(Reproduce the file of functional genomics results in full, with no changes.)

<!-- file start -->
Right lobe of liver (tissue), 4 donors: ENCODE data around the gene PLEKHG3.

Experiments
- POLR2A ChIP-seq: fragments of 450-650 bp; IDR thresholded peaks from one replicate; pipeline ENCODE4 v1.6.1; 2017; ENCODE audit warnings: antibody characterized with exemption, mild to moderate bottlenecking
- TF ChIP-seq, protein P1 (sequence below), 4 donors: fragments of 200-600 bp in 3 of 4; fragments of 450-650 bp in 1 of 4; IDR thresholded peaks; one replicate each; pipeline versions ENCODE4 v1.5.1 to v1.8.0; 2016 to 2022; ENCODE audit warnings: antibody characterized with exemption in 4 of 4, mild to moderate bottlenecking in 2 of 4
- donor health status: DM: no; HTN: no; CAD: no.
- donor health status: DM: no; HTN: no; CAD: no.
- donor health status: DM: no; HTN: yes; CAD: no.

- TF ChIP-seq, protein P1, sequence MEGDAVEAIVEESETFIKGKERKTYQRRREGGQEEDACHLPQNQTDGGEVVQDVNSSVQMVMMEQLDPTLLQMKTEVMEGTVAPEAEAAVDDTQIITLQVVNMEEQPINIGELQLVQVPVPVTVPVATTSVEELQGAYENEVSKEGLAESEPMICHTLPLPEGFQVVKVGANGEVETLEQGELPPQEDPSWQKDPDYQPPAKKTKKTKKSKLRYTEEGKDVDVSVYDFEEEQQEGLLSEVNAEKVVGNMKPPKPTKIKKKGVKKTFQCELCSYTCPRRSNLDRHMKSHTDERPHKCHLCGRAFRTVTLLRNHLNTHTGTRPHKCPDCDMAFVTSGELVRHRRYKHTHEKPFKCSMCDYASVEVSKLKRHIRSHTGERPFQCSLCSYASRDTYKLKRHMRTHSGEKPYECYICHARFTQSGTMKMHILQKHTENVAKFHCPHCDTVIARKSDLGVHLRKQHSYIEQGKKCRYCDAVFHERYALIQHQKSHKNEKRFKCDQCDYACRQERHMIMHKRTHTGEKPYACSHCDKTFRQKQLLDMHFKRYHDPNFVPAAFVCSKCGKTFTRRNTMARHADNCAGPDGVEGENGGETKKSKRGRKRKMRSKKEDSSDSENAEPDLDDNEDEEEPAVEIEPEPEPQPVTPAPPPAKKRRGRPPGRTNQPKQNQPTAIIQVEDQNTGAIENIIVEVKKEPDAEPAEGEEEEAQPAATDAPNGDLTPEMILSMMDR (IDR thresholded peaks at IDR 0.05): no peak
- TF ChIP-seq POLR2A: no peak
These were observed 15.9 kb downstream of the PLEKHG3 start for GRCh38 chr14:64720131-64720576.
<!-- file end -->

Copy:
Right lobe of liver (tissue), 4 donors: ENCODE data around the gene PLEKHG3.

Experiments
- POLR2A ChIP-seq: fragments of 450-650 bp; IDR thresholded peaks from one replicate; pipeline ENCODE4 v1.6.1; 2017; ENCODE audit warnings: antibody characterized with exemption, mild to moderate bottlenecking
- TF ChIP-seq, protein P1 (sequence below), 4 donors: fragments of 200-600 bp in 3 of 4; fragments of 450-650 bp in 1 of 4; IDR thresholded peaks; one replicate each; pipeline versions ENCODE4 v1.5.1 to v1.8.0; 2016 to 2022; ENCODE audit warnings: antibody characterized with exemption in 4 of 4, mild to moderate bottlenecking in 2 of 4
- donor health status: DM: no; HTN: no; CAD: no.
- donor health status: DM: no; HTN: no; CAD: no.
- donor health status: DM: no; HTN: yes; CAD: no.

- TF ChIP-seq, protein P1, sequence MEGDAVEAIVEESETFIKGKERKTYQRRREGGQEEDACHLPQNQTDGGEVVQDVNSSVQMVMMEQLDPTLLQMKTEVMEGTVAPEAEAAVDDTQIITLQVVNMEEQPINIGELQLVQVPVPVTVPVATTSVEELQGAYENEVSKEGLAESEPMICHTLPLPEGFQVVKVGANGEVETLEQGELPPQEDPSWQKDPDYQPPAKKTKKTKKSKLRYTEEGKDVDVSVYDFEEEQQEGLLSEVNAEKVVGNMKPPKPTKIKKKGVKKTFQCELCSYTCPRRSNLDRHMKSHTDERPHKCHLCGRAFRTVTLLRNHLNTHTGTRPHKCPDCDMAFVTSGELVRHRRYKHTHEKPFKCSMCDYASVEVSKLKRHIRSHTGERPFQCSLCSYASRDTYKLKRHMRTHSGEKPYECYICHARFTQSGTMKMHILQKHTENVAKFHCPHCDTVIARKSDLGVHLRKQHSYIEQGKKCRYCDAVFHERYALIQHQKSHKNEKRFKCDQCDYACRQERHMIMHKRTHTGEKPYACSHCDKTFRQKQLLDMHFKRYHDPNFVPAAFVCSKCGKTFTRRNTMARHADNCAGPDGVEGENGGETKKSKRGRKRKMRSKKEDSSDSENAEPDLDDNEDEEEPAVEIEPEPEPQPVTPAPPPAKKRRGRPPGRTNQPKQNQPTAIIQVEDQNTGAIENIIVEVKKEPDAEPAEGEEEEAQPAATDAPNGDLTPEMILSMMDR (IDR thresholded peaks at IDR 0.05): no peak
- TF ChIP-seq POLR2A: no peak
These were observed 15.9 kb downstream of the PLEKHG3 start for GRCh38 chr14:64720131-64720576.